- George Awiadem Maclean
- Category: Entertainment
- Thursday, 19 January 2017 06:04
Do you know how much it costs to have the ‘dancing crown’ haircut of the Ashanti Queen Mother? Learn its name origin and more...
The ‘Dancing Crown’ or “Dansikran (in the Twi dialect)” haircut which is commonly found amongst the royal women folk of the Asante/Ashanti Kingdom has been revealed to cost a whooping GHC60 to GHC100 per person (six-hundred-thousand to one million old Ghana Cedis or $15 to $25 equivalent) as compared with the regular street haircut which costs just GHC5 (a little over $1).
Speaking to the morning show host of Nhyira FM, Kofi Asante (Aduanaba), in a live report from the Manhyia Palace, the seat of the entire Asante Kindom (with its King, Otumfour Osei Tutu II) where the funeral rites of the late Asante Queen Mother, Afia Kobi is currently on-going, some Asante royals said it costs GHC100 to have the “dancing crown” haircut by professionals mainly stationed close to the Manhyia Palace.
“But if you want to have it by the road side, that will cost you just GHC 60”, said the Royals.
For the royal women folk to get close to the mortal remains of the late Queen Mother of Asanteman, Nana Afia Kobi Serwaa Ampem II, they must first go in for the ‘Dancing crown’ or “dansikran” haircut which distinguishes them from the regular subjects of the Golden Kingdom.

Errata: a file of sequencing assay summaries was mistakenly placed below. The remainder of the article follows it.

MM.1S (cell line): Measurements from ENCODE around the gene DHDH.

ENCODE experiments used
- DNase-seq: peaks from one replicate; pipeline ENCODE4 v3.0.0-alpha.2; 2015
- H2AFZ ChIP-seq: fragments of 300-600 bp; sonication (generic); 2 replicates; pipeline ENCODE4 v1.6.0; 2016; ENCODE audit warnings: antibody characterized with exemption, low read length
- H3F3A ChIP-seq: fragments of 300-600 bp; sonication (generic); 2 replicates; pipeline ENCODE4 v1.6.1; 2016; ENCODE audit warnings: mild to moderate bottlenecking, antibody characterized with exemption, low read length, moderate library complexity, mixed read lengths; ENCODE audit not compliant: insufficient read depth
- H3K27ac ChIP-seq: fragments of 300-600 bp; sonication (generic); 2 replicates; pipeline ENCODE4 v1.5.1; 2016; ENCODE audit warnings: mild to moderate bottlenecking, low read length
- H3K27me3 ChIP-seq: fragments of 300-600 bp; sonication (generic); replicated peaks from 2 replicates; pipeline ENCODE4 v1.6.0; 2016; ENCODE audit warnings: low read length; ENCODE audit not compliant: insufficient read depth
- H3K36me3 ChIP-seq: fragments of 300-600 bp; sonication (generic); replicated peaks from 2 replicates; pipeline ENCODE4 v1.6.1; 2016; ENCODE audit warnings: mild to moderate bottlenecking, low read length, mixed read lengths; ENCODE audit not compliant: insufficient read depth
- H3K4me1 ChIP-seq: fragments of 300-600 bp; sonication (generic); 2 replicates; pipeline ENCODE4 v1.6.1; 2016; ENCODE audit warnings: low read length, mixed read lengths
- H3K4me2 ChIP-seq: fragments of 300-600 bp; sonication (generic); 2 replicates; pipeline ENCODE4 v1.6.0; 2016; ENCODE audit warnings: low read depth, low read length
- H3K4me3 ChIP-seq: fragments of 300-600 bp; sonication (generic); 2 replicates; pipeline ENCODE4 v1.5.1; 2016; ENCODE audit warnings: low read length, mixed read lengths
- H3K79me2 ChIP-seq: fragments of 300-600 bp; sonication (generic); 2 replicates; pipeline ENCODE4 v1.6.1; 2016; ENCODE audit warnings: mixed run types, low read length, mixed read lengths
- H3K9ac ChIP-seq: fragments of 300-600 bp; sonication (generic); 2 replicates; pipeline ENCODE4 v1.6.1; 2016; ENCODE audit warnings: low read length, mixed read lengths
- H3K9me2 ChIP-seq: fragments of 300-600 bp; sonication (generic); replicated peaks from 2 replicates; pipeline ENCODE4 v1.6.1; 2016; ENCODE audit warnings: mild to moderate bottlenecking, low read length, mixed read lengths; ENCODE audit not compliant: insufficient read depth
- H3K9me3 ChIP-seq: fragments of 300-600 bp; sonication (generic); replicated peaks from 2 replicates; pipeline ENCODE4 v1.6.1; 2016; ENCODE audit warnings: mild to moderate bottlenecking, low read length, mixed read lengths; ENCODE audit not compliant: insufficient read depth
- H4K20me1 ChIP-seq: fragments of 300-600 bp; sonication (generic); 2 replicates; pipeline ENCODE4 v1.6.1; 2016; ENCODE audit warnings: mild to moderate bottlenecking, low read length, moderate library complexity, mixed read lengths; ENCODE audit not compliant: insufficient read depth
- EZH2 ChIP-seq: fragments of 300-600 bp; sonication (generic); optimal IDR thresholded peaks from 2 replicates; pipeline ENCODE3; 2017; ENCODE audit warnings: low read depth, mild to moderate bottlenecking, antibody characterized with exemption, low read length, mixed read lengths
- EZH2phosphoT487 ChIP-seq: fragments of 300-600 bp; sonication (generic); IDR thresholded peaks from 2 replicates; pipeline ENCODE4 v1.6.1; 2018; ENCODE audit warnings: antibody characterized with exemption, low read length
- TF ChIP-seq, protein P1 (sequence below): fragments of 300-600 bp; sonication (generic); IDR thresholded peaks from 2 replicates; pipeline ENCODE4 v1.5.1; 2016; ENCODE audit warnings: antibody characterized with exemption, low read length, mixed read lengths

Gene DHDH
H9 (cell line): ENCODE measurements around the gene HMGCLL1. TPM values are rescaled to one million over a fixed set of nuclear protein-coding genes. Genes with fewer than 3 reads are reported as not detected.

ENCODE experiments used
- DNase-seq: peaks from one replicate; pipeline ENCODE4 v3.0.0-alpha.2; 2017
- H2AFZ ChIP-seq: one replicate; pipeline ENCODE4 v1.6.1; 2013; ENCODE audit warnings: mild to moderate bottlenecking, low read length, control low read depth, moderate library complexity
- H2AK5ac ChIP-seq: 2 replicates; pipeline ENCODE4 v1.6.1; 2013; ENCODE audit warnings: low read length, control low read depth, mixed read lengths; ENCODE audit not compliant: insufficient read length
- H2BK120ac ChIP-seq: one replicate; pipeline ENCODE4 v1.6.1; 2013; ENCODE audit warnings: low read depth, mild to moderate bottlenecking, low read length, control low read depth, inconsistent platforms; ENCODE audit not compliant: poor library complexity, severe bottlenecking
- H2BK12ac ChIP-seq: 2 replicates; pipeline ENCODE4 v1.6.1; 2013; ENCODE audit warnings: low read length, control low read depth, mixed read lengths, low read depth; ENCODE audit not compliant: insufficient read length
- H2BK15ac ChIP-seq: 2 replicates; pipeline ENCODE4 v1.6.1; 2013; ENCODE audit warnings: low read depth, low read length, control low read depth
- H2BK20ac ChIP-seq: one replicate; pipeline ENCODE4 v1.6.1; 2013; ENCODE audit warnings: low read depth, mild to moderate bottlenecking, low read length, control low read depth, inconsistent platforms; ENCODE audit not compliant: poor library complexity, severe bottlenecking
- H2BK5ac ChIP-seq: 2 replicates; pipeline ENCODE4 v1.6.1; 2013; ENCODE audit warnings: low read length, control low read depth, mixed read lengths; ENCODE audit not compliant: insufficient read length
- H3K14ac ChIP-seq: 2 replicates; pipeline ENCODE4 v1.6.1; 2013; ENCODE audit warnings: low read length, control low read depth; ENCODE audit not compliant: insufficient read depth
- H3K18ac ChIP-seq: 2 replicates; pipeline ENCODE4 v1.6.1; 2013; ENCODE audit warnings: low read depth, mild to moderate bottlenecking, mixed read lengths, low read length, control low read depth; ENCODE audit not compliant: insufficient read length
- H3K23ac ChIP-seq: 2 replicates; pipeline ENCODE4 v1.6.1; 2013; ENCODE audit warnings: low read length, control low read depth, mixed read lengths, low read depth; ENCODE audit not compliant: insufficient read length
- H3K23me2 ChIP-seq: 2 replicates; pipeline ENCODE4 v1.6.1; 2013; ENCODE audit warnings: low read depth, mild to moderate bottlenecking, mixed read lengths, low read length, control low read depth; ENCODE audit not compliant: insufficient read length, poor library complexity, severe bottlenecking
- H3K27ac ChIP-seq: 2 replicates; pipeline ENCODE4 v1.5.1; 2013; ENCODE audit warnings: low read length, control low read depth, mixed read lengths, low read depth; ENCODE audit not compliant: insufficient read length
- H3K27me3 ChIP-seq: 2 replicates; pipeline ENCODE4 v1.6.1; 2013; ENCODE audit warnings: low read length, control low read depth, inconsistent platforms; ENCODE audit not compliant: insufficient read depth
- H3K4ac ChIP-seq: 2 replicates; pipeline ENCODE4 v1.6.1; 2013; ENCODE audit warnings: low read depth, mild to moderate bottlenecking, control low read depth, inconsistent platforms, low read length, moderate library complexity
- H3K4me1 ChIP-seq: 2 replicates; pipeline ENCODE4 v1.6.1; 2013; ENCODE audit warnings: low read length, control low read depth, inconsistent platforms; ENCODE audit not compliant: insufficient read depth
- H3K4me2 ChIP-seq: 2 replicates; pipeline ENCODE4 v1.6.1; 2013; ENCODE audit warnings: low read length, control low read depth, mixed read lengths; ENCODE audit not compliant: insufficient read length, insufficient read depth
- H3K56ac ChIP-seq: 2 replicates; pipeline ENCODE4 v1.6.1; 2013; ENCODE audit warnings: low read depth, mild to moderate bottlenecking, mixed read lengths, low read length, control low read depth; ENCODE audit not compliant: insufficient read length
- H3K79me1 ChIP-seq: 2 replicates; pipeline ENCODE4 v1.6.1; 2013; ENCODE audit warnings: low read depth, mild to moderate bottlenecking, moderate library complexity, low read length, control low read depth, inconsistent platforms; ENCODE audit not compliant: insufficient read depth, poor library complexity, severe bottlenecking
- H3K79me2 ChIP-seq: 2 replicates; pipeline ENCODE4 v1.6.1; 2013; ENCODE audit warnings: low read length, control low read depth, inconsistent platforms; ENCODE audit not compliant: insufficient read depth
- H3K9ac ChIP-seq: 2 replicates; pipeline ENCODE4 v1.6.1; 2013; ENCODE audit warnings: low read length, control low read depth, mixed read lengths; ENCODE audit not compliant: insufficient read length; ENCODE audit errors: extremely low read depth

Customs and traditions demand that the royal women folk must have the ‘dancing crown’ haircut especially in such moments otherwise they dare not get close to the burial grounds of any Queen Mother of Asanteman.
The ‘Dancing Crown’ haircut originally known as “Kentenkyε (woven-basket-hat)” was first spotted by the late Queen Mother of Asanteman, Nana Kwaadu Yiadom II (1917 - 1945). (See her photo below)
Photo: Nana Kwaadu Yiadom, sister of Nana Agyemang Prempeh I, and successor to Nana Yaa Akyaa as Asantehemaa
It was her joyous ‘adowa’ dance --- of which she would always be remembered for --- during the restoration of the Asante Confederacy that the then Governor, Maxwell, alluded to her (Nana Kwaadu Yiadom II) haircut as the ‘Dancing Crown’ which later became known as “Dansikran” (the corrupt form of ‘dancing crown’ in the Twi dialect) because the inhabitants could not properly say it the Governor’s way.